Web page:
The fight between Swain and Graham counties is growing ever deeper in a dispute marked by lawsuits, counter suits and pleas to the General Assembly over who is entitled to a greater share of payments off the Fontana Dam.
The stakes are high — hundreds of thousands of dollars are on the table — for the two small, rural counties. The row centers over payment in lieu of taxes, or PILT, the money that counties get when federal land holdings erode the property tax base.
Swain and Graham have gotten PILT funds monthly from Tennessee Valley Authority since the Fontana Dam was erected in the early ‘40s.
The formula for calculating how much each county is entitled to was thrown into dispute last year, however. The N.C. Department of Revenue ruled that Graham should get a bigger share since more of the generators were housed on Graham County’s side.
The ruling in Graham’s favor will cost Swain more than $200,000 a year.
But that wasn’t quite enough. Graham also wanted six decades of back payments they felt they were owed — up to $15 million. So in January, they filed suit to get it.
Swain County, of course, disagrees. They’ve filed a countersuit, decrying Graham’s claims on a multitude of different grounds, hoping that one will stick. Too many years have passed, Swain argued, and if Graham wanted the money, well, they should have spoken up sooner.
But they didn’t stop there. Swain County has countersued claiming that if anyone was slighted their fair share from TVA and was entitled to a back payments, it should be Swain.
While the latest state formula for calculating PILT payments is based on TVA’s property holdings in each county, that’s not always been the case.
Until 2009, state law said that each county was supposed to get PILT money based on the percentage of lost tax revenue. Since Swain gave up more land when the lake was created — 16 percent of the county, as opposed to Graham’s 2.5 percent — it lost far more tax revenue, and thus should have been getting a greater share of TVA’s PILT money all those years.
“If the Department of Revenue had properly calculated the percentage of lost tax revenue to each county and distributed the PILT revenue accordingly, Swain County would have received substantially more PILT revenue than Graham County received,” said the countersuit.
Swain seeks new formula
Concerned, though, that the counterclaim wasn’t quite enough to solidify their position, Swain County commissioners got together to formulate other tactics.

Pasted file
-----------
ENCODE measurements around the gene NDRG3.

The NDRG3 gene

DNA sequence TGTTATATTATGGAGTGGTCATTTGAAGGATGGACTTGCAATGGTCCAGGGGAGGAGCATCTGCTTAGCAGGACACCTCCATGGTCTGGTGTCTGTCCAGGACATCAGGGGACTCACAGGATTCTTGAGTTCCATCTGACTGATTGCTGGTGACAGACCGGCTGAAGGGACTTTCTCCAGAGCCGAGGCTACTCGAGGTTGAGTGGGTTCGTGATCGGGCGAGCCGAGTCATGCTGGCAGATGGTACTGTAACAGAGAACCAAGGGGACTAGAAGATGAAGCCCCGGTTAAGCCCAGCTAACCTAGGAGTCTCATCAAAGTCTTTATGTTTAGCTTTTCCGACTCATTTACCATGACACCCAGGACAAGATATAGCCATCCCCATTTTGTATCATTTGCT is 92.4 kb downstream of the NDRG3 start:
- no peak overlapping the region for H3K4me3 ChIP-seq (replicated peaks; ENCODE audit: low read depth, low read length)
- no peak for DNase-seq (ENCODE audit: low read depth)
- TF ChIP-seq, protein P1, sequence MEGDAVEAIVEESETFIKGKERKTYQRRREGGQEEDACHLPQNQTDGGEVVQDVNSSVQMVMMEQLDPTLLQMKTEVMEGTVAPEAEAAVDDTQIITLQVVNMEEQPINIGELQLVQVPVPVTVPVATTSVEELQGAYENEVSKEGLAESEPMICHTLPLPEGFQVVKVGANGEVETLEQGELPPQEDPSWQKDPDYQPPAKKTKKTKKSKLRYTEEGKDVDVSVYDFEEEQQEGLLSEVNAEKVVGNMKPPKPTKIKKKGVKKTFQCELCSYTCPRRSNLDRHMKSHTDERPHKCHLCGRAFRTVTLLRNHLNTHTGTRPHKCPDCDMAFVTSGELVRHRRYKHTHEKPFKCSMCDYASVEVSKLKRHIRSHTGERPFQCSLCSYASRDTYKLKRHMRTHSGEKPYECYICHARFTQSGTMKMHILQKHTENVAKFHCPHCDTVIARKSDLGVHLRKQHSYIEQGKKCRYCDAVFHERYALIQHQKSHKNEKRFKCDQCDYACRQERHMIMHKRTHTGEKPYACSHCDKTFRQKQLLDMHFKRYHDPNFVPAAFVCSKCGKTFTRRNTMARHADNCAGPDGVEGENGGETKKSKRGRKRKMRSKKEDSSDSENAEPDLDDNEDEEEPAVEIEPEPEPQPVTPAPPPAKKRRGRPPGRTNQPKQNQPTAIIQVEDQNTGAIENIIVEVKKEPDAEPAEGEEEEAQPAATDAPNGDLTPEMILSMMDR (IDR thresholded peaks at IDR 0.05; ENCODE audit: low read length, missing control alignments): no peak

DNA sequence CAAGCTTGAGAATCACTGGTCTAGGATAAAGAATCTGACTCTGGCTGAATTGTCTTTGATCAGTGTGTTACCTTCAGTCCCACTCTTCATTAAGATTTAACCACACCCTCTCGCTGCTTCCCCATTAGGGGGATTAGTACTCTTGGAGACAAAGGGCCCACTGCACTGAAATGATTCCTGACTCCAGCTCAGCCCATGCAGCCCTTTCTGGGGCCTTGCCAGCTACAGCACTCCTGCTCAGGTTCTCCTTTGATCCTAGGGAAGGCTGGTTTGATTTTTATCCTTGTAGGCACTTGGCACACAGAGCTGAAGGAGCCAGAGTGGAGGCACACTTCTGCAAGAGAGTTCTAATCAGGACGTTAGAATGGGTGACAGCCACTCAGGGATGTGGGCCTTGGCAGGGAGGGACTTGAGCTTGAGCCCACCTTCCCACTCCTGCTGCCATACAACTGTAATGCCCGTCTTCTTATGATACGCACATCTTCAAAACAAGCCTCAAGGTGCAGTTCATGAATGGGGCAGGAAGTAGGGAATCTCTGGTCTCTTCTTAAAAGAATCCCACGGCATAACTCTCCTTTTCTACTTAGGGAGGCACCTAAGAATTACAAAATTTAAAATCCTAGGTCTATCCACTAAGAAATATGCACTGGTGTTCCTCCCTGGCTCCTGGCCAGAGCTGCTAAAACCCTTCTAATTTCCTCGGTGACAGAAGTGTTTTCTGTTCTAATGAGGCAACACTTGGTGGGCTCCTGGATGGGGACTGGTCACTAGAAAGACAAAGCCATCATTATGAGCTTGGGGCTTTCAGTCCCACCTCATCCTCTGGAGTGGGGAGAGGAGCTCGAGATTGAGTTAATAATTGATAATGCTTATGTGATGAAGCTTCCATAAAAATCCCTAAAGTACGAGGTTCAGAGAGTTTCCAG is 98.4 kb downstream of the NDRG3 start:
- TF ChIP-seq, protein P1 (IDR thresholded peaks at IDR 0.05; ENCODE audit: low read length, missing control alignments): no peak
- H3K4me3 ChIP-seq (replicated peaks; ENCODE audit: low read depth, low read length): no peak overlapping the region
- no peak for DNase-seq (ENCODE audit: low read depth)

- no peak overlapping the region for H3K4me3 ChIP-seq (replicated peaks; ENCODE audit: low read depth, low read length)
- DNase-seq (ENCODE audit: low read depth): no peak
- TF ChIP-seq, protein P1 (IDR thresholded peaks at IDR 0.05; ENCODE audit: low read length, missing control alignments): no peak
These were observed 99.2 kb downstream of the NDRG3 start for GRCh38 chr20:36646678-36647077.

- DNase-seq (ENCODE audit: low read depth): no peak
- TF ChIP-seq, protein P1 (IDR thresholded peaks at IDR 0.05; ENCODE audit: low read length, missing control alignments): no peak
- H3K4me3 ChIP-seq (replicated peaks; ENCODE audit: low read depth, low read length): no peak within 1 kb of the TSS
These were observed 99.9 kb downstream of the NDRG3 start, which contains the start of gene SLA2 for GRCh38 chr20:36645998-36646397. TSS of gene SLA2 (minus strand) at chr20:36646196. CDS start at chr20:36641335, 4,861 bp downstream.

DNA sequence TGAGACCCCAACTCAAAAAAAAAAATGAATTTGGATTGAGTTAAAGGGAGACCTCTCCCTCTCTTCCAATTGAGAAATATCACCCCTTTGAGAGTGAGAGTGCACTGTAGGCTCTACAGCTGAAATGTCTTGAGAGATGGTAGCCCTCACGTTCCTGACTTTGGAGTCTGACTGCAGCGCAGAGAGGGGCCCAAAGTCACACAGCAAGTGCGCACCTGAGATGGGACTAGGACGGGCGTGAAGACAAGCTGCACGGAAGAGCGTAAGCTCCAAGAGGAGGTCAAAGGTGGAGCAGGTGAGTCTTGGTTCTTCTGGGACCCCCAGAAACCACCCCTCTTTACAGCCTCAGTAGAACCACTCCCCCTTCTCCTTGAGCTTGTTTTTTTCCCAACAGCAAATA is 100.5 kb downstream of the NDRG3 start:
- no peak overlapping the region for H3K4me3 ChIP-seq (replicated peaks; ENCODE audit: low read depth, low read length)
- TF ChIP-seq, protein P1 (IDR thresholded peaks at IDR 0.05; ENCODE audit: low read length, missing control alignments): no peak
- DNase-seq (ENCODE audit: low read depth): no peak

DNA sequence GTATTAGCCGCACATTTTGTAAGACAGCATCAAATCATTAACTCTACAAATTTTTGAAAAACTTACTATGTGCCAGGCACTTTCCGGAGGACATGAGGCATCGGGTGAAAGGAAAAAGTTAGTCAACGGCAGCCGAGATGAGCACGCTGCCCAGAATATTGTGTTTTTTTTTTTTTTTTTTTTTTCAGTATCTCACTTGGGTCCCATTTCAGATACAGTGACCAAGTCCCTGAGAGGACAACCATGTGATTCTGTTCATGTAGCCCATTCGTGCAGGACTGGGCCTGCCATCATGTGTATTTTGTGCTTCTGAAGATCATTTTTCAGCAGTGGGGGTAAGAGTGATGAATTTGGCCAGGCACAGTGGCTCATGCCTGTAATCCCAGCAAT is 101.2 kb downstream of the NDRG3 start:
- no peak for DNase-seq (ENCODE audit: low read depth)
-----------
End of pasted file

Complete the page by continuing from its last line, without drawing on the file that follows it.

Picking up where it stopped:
To add firepower to their arsenal, Swain Commissioners are seeking special legislation from the General Assembly.
Swain wants to change the way PILT payments are calculated. Instead of awarding PILT money based on the value of TVA’s assets — such a which county the generators sit in — it should be based on the value of the land removed from the property tax roles by the lake as a whole.
While Graham’s got more of the hydropower equipment on its side of the county line, Swain has a good deal more land under water than Graham does. Swain stands to benefit substantially.
Swain’s proposed formula for calculating TVA payments is consistent with the PILT formula for national forest service land. Each county gets PILT money based on the acres of land that lie in the national forest and thus have been removed from the tax roles.
Swain also wants the property line between the two counties redrawn. The historical property line was the center of the river channel, but that’s not the boundary currently recognized currently by the state — instead the latest boundary line awards more land to Graham. Swain wants the historical boundary be reinstated, since the more land Swain can claim its lost when the lake was flooded, the more it could get in PILT payments.
Currently, Swain doesn’t have anyone to sponsor the legislation in either the Senate or House so face, and could be a tough sell.
In the House, Swain is represented by Rep. Phil Haire, D-Sylva. If Haire chose to take up the cause, he could likely face opposition from Rep. Roger West, R-Marble, who represents Graham.
In the Senate, Sen. Jim Davis, R-Franklin, may opt to steer clear, as he represents both counties.
None have yet weighed in, and Swain commissioners were reluctant to address the matter, saying they had a maneuver in the works it was best not to comment on.
Graham officials are similarly tight-lipped, though they declined to speak because the issue is pending litigation.
“We have approached people in the General Assembly, but we haven’t done anything one way or the other,” said Swain Commissioner David Monteith.
For Graham’s part, their attorney Charles Meeker, who is also the mayor of Raleigh, said the county has rejected all of Swain’s claims outright.
“We don’t believe that they are factually accurate,” said Meeker, and that, he said, was that.
The suits are scheduled to come before the Graham County Superior Court in early April, though Swain has applied for a change of venue. There is, as yet, no timeline for if or when the resolutions will see the General Assembly floor.